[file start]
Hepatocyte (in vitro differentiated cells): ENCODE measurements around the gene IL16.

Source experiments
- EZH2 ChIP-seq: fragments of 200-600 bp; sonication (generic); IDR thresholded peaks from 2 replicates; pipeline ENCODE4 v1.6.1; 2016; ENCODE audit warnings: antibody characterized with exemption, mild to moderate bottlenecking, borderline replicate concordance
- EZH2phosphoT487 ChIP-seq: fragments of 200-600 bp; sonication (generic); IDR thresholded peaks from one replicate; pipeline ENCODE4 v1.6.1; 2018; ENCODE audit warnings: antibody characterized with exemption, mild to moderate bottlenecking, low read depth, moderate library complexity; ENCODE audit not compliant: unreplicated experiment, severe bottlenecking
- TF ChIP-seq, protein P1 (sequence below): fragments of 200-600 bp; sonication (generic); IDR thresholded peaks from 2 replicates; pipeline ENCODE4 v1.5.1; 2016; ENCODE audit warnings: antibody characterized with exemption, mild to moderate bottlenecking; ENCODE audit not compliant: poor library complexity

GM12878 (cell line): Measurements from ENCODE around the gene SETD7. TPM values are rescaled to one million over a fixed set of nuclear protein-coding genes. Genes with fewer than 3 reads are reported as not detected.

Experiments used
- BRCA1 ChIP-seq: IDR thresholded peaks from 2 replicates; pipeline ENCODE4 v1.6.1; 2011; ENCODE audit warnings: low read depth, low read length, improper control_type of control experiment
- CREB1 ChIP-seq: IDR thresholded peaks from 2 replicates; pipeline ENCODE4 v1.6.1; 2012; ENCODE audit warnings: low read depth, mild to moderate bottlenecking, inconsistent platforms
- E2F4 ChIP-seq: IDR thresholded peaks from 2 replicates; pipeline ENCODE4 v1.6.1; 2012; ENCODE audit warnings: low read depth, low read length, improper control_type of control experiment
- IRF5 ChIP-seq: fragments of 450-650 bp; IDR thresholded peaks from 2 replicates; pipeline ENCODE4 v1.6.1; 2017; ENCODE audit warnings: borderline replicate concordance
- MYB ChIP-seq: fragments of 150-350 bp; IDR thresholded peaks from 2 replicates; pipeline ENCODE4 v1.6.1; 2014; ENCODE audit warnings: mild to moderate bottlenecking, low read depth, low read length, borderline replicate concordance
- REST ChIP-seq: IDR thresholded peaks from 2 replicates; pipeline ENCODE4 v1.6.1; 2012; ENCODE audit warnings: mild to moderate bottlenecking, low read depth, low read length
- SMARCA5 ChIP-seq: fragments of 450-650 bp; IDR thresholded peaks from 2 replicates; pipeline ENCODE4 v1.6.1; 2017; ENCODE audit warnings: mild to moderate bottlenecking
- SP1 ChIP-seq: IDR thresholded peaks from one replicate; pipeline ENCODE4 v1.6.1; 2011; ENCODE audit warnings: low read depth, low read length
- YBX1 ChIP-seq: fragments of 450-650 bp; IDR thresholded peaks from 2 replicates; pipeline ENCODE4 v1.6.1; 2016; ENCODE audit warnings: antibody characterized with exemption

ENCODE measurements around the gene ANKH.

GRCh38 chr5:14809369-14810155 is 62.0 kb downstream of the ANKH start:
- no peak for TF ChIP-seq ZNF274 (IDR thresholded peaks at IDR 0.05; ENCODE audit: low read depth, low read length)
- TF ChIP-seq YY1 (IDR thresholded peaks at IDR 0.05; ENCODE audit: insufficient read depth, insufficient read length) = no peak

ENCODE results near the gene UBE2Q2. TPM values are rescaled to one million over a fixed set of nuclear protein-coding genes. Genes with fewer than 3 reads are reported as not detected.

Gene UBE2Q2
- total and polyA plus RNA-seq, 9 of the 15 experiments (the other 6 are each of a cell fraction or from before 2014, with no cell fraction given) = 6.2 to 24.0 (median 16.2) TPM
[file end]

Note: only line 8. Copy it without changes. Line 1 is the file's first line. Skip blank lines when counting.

- BRCA1 ChIP-seq: IDR thresholded peaks from 2 replicates; pipeline ENCODE4 v1.6.1; 2011; ENCODE audit warnings: low read depth, low read length, improper control_type of control experiment